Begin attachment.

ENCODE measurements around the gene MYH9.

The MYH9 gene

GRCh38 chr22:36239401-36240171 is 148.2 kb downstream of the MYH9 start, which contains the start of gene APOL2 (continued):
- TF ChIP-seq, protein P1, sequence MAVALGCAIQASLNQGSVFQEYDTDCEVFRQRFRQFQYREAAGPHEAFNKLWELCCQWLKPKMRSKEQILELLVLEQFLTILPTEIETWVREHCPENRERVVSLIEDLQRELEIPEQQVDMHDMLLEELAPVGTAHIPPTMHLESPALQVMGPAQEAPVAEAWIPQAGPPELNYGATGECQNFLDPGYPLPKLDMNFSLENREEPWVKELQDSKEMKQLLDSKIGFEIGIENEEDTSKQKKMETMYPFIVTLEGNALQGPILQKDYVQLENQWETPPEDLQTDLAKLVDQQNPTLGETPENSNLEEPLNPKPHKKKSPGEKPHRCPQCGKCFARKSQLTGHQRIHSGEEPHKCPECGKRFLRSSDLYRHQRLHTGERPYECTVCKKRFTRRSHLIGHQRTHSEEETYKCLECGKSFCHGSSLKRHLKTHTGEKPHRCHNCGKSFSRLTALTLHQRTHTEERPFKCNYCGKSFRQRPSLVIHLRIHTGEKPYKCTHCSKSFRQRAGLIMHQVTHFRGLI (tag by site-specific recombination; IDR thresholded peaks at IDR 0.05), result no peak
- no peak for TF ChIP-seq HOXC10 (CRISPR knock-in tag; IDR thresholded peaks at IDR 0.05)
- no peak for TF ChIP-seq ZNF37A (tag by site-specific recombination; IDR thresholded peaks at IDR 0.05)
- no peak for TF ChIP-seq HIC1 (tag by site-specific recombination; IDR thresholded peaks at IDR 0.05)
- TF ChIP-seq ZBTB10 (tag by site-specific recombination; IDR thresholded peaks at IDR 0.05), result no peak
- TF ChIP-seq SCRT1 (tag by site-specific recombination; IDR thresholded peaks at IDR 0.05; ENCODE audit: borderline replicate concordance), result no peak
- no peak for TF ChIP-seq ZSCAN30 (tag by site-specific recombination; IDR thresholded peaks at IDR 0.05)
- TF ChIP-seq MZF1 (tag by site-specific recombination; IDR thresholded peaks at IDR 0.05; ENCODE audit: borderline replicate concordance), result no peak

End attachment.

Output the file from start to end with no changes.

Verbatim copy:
ENCODE measurements around the gene MYH9.

The MYH9 gene

GRCh38 chr22:36239401-36240171 is 148.2 kb downstream of the MYH9 start, which contains the start of gene APOL2 (continued):
- TF ChIP-seq, protein P1, sequence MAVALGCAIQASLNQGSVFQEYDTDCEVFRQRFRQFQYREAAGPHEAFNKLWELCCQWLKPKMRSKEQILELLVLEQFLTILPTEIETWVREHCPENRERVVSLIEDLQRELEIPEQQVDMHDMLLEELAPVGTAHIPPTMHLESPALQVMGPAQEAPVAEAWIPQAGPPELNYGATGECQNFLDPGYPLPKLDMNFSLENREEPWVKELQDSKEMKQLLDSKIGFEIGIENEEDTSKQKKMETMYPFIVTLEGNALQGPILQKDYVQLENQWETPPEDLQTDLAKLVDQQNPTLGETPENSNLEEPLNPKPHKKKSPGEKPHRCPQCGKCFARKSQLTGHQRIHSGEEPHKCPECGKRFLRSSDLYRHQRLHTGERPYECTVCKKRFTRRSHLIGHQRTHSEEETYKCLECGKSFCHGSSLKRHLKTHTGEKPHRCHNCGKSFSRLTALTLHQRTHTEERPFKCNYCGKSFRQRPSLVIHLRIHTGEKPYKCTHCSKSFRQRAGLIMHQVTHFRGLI (tag by site-specific recombination; IDR thresholded peaks at IDR 0.05), result no peak
- no peak for TF ChIP-seq HOXC10 (CRISPR knock-in tag; IDR thresholded peaks at IDR 0.05)
- no peak for TF ChIP-seq ZNF37A (tag by site-specific recombination; IDR thresholded peaks at IDR 0.05)
- no peak for TF ChIP-seq HIC1 (tag by site-specific recombination; IDR thresholded peaks at IDR 0.05)
- TF ChIP-seq ZBTB10 (tag by site-specific recombination; IDR thresholded peaks at IDR 0.05), result no peak
- TF ChIP-seq SCRT1 (tag by site-specific recombination; IDR thresholded peaks at IDR 0.05; ENCODE audit: borderline replicate concordance), result no peak
- no peak for TF ChIP-seq ZSCAN30 (tag by site-specific recombination; IDR thresholded peaks at IDR 0.05)
- TF ChIP-seq MZF1 (tag by site-specific recombination; IDR thresholded peaks at IDR 0.05; ENCODE audit: borderline replicate concordance), result no peak